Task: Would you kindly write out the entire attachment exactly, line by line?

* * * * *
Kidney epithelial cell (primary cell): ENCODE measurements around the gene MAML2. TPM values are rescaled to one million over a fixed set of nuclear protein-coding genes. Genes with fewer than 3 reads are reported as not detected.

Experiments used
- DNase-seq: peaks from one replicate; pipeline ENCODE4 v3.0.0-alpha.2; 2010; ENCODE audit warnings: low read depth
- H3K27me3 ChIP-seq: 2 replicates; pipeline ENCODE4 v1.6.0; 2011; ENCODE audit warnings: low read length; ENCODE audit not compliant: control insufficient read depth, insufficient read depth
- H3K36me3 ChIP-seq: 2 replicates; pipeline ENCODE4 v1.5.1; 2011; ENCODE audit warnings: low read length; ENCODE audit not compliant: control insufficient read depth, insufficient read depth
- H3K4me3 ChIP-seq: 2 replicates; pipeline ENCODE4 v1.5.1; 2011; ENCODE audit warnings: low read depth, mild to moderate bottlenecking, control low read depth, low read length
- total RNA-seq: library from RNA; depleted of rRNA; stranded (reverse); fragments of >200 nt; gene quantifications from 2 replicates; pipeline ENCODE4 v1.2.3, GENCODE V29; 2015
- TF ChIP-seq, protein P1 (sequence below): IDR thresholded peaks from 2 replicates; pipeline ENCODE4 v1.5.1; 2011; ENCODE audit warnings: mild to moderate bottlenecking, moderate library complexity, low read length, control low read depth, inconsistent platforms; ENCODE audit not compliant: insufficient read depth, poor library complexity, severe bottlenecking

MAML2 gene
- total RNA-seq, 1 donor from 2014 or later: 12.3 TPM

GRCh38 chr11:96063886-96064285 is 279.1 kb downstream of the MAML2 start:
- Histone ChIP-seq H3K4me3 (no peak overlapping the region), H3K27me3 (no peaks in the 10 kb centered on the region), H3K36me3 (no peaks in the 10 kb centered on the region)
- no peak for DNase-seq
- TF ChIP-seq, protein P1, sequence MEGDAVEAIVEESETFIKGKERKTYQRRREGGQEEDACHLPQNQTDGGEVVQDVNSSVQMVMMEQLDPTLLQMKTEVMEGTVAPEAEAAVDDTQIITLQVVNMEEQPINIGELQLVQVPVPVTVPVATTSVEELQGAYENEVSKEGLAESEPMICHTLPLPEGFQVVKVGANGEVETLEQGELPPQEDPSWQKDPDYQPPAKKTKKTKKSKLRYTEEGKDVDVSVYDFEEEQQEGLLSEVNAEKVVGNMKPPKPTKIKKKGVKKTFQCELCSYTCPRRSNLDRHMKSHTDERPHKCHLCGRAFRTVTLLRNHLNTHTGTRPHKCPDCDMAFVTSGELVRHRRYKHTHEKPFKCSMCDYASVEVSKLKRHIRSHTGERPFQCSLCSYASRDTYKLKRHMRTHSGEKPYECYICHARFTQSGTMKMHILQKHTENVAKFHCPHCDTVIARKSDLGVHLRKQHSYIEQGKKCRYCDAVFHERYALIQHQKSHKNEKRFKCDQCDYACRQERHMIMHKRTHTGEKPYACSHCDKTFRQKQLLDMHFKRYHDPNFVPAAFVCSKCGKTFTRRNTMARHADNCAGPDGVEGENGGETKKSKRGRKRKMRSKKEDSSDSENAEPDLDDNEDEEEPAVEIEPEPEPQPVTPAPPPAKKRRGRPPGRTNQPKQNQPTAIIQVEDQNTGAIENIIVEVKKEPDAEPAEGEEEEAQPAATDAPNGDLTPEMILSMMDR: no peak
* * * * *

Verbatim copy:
Kidney epithelial cell (primary cell): ENCODE measurements around the gene MAML2. TPM values are rescaled to one million over a fixed set of nuclear protein-coding genes. Genes with fewer than 3 reads are reported as not detected.

Experiments used
- DNase-seq: peaks from one replicate; pipeline ENCODE4 v3.0.0-alpha.2; 2010; ENCODE audit warnings: low read depth
- H3K27me3 ChIP-seq: 2 replicates; pipeline ENCODE4 v1.6.0; 2011; ENCODE audit warnings: low read length; ENCODE audit not compliant: control insufficient read depth, insufficient read depth
- H3K36me3 ChIP-seq: 2 replicates; pipeline ENCODE4 v1.5.1; 2011; ENCODE audit warnings: low read length; ENCODE audit not compliant: control insufficient read depth, insufficient read depth
- H3K4me3 ChIP-seq: 2 replicates; pipeline ENCODE4 v1.5.1; 2011; ENCODE audit warnings: low read depth, mild to moderate bottlenecking, control low read depth, low read length
- total RNA-seq: library from RNA; depleted of rRNA; stranded (reverse); fragments of >200 nt; gene quantifications from 2 replicates; pipeline ENCODE4 v1.2.3, GENCODE V29; 2015
- TF ChIP-seq, protein P1 (sequence below): IDR thresholded peaks from 2 replicates; pipeline ENCODE4 v1.5.1; 2011; ENCODE audit warnings: mild to moderate bottlenecking, moderate library complexity, low read length, control low read depth, inconsistent platforms; ENCODE audit not compliant: insufficient read depth, poor library complexity, severe bottlenecking

MAML2 gene
- total RNA-seq, 1 donor from 2014 or later: 12.3 TPM

GRCh38 chr11:96063886-96064285 is 279.1 kb downstream of the MAML2 start:
- Histone ChIP-seq H3K4me3 (no peak overlapping the region), H3K27me3 (no peaks in the 10 kb centered on the region), H3K36me3 (no peaks in the 10 kb centered on the region)
- no peak for DNase-seq
- TF ChIP-seq, protein P1, sequence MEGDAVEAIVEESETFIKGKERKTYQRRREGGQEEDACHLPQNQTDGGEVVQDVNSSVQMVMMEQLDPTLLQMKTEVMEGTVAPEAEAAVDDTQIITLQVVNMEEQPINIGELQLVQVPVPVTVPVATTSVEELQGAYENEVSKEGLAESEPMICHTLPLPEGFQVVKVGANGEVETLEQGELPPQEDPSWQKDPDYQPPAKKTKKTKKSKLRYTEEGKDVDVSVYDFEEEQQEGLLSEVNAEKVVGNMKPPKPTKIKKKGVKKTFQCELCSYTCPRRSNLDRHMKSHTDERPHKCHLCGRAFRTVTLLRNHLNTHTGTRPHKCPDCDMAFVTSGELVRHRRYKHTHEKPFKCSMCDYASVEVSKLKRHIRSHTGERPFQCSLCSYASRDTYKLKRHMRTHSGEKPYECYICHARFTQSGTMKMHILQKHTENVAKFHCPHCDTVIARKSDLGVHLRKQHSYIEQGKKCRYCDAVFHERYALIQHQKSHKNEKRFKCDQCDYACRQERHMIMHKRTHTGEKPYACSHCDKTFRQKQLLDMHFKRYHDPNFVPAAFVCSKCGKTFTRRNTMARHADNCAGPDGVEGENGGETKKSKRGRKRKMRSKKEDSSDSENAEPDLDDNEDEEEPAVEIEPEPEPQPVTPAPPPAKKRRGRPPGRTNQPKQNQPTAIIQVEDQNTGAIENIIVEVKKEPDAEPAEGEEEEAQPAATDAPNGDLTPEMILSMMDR: no peak